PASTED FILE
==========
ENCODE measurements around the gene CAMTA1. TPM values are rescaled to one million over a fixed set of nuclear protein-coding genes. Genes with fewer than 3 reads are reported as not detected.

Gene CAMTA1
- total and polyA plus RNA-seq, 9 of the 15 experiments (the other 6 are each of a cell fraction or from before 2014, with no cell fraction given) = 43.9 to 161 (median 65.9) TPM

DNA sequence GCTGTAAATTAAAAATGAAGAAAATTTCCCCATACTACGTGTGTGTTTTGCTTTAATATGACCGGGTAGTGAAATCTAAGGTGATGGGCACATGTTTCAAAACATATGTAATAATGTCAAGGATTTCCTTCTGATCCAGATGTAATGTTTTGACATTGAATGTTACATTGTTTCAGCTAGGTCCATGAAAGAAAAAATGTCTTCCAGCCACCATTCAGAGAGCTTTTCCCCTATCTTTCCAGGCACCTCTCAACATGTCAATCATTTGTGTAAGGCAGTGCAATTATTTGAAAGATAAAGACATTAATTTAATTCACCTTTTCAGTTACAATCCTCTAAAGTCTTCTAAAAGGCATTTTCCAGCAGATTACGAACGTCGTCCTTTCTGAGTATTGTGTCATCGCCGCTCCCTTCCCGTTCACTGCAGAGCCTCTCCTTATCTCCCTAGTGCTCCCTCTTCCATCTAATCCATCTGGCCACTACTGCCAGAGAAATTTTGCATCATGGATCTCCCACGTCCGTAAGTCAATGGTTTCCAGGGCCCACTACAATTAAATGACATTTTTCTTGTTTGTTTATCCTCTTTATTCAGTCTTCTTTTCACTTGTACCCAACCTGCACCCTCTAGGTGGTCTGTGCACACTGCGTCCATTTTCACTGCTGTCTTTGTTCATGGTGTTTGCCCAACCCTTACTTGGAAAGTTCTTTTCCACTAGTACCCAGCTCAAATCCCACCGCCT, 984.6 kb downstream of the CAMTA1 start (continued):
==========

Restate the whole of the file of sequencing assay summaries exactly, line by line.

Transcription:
ENCODE measurements around the gene CAMTA1. TPM values are rescaled to one million over a fixed set of nuclear protein-coding genes. Genes with fewer than 3 reads are reported as not detected.

Gene CAMTA1
- total and polyA plus RNA-seq, 9 of the 15 experiments (the other 6 are each of a cell fraction or from before 2014, with no cell fraction given) = 43.9 to 161 (median 65.9) TPM

DNA sequence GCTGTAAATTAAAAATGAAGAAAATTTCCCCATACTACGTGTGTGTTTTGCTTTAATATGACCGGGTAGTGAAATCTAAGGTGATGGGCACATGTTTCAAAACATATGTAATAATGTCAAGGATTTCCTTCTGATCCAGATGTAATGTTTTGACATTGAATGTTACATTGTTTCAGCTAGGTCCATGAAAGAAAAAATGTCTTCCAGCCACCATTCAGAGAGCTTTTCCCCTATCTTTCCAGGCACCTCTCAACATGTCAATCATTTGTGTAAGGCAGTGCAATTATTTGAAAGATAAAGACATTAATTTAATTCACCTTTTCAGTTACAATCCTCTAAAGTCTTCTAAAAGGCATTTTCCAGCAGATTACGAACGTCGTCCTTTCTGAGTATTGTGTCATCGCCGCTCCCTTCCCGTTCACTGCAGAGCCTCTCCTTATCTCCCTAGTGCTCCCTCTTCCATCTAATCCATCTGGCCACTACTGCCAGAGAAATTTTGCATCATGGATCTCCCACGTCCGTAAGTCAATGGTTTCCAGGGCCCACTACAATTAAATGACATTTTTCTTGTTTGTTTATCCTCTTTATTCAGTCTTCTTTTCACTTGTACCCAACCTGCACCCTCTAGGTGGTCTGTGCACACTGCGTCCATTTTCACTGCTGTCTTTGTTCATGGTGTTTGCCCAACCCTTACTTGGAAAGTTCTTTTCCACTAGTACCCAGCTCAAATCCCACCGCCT, 984.6 kb downstream of the CAMTA1 start (continued):